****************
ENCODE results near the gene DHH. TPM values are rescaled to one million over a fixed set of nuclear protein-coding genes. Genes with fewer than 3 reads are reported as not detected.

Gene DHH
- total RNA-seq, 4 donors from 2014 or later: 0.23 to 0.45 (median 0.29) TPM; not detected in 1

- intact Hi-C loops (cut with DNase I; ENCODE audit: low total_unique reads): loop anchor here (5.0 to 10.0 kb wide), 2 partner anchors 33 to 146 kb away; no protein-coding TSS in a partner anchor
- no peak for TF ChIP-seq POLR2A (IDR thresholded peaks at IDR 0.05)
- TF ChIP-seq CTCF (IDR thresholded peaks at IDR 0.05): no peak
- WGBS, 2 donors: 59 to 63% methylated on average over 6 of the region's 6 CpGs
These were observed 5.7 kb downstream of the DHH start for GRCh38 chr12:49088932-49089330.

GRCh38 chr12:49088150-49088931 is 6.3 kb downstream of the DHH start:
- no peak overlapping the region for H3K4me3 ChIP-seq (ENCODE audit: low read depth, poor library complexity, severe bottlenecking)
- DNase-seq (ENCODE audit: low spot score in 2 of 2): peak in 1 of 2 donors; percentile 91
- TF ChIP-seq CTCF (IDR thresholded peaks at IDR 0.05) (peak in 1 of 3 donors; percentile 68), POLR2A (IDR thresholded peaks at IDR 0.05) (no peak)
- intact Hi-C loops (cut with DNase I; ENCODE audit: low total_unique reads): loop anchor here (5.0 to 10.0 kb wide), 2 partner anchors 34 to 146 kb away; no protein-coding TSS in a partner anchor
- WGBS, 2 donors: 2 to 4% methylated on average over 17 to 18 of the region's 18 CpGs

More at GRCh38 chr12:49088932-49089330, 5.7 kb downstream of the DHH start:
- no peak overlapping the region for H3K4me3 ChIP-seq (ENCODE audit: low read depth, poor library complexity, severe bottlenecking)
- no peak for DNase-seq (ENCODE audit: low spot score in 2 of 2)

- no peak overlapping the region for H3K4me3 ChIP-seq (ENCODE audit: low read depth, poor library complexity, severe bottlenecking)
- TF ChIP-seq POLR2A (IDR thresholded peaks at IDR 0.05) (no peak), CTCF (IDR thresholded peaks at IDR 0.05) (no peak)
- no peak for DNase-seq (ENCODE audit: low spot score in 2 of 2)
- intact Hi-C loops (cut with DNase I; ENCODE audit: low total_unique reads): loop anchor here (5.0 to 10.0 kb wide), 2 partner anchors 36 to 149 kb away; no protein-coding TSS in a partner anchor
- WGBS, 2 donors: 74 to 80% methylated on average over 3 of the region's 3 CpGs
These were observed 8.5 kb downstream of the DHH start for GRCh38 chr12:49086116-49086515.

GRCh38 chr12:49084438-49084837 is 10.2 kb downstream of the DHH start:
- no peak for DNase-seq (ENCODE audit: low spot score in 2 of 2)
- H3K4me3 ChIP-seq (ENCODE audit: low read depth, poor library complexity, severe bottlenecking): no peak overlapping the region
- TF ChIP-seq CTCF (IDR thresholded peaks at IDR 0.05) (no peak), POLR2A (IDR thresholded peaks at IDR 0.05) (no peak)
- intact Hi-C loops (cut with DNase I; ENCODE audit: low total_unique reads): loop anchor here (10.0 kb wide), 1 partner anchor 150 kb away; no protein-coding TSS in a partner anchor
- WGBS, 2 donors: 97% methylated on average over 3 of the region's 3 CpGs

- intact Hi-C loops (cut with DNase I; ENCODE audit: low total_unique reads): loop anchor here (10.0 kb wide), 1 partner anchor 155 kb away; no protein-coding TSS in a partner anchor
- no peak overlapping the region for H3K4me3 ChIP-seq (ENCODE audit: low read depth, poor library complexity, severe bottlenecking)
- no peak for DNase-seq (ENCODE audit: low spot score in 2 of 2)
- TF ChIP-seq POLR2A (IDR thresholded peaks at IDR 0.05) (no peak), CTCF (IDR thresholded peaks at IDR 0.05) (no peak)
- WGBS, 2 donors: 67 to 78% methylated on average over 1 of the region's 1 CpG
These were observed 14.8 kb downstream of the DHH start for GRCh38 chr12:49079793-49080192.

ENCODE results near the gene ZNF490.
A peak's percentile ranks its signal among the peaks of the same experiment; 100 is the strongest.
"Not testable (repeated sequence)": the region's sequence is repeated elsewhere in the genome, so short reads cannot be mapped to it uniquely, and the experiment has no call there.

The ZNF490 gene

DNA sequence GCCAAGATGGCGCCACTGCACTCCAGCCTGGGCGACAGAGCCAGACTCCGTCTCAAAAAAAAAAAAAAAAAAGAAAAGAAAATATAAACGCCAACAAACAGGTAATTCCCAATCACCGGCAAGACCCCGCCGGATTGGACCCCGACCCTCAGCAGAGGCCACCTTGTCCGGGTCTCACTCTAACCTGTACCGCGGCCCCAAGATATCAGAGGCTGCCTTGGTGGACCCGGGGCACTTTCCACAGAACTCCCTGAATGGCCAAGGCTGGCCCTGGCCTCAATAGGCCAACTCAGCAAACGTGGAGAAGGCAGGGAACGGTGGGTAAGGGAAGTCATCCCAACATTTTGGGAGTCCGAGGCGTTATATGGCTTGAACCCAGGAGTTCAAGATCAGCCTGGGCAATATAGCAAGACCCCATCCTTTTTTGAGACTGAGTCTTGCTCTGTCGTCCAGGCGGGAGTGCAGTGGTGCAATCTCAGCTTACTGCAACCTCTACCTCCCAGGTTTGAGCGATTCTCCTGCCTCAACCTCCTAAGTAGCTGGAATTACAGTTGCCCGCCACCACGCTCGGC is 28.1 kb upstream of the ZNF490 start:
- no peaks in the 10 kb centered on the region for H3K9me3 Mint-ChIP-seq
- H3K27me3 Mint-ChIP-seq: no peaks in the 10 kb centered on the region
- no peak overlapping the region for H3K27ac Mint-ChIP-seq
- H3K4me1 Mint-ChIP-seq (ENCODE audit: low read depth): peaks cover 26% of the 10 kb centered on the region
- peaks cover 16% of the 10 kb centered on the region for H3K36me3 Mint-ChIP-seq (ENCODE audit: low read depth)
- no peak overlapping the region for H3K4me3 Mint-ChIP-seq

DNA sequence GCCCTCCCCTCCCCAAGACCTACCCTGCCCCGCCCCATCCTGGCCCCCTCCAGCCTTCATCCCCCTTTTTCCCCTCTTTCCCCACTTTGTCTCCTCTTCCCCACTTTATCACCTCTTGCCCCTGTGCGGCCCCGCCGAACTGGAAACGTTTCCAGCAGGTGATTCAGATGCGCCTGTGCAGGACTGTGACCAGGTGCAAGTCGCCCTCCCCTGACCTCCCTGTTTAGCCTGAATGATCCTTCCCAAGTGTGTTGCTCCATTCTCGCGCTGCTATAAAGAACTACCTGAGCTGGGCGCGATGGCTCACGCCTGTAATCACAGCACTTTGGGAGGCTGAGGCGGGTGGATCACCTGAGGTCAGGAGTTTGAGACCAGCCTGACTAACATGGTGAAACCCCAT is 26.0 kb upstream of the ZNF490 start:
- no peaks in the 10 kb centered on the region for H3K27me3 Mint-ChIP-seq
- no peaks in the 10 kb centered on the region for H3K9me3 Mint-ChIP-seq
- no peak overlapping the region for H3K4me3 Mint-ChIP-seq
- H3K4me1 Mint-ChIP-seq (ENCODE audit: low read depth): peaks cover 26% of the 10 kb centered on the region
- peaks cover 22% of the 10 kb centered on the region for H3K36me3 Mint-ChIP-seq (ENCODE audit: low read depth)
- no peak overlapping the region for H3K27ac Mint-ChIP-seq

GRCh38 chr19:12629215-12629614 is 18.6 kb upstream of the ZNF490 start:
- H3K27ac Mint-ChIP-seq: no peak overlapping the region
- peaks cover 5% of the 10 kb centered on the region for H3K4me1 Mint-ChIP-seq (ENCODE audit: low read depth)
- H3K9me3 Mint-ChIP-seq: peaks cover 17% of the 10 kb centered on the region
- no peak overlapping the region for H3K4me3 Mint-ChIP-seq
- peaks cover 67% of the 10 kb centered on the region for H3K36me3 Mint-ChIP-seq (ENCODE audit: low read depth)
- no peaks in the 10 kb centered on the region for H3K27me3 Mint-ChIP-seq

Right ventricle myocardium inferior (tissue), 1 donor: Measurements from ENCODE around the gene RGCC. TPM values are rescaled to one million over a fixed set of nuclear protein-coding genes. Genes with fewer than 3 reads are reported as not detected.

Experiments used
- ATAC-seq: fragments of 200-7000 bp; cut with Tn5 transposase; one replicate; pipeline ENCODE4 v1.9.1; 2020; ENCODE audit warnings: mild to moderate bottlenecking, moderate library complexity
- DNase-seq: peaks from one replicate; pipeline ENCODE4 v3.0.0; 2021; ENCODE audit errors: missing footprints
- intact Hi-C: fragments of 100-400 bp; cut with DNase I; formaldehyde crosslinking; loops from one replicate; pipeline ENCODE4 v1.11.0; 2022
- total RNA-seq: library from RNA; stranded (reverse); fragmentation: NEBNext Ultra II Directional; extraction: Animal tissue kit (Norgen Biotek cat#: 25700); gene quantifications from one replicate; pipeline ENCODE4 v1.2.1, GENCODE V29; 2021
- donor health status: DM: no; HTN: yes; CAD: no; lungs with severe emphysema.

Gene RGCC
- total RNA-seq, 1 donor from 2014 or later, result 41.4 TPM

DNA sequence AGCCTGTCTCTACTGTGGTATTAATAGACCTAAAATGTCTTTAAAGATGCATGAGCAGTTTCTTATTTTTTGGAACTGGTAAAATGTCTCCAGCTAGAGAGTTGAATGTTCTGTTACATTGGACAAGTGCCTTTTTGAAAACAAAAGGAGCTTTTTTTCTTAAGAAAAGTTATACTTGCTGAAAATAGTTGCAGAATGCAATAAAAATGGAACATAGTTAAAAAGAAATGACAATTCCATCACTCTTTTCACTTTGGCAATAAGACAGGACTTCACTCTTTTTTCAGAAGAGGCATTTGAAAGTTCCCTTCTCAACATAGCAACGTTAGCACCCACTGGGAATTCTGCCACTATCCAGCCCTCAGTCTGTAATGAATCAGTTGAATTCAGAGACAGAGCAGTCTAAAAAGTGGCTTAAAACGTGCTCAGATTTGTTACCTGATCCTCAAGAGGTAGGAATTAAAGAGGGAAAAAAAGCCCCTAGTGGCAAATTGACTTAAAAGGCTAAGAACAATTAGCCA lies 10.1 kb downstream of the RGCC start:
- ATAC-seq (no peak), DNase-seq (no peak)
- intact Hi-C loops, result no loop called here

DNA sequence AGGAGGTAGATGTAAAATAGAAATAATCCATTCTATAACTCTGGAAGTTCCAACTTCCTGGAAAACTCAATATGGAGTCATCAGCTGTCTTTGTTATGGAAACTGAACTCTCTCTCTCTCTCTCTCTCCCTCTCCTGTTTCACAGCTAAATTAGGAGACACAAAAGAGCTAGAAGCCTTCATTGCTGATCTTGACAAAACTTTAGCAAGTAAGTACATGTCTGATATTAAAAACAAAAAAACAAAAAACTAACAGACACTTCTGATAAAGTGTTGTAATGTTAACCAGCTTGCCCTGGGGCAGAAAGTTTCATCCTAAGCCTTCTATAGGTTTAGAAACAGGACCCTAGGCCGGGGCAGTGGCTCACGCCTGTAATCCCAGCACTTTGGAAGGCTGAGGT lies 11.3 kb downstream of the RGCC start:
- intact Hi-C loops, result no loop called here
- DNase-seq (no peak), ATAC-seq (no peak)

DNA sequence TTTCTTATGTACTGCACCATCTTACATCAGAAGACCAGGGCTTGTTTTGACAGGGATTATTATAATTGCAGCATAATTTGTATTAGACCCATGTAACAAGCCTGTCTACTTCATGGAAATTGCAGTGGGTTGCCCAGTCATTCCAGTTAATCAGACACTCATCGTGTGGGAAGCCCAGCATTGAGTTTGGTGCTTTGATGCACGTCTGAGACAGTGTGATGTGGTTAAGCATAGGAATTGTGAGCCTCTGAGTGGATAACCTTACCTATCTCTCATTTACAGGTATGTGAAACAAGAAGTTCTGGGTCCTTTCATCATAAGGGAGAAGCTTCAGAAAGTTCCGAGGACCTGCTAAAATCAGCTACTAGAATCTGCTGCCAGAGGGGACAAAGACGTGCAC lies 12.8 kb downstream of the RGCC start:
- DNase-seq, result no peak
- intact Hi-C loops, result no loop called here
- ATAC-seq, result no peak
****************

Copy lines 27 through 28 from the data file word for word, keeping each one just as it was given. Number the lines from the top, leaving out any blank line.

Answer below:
- TF ChIP-seq CTCF (IDR thresholded peaks at IDR 0.05) (no peak), POLR2A (IDR thresholded peaks at IDR 0.05) (no peak)
- intact Hi-C loops (cut with DNase I; ENCODE audit: low total_unique reads): loop anchor here (10.0 kb wide), 1 partner anchor 150 kb away; no protein-coding TSS in a partner anchor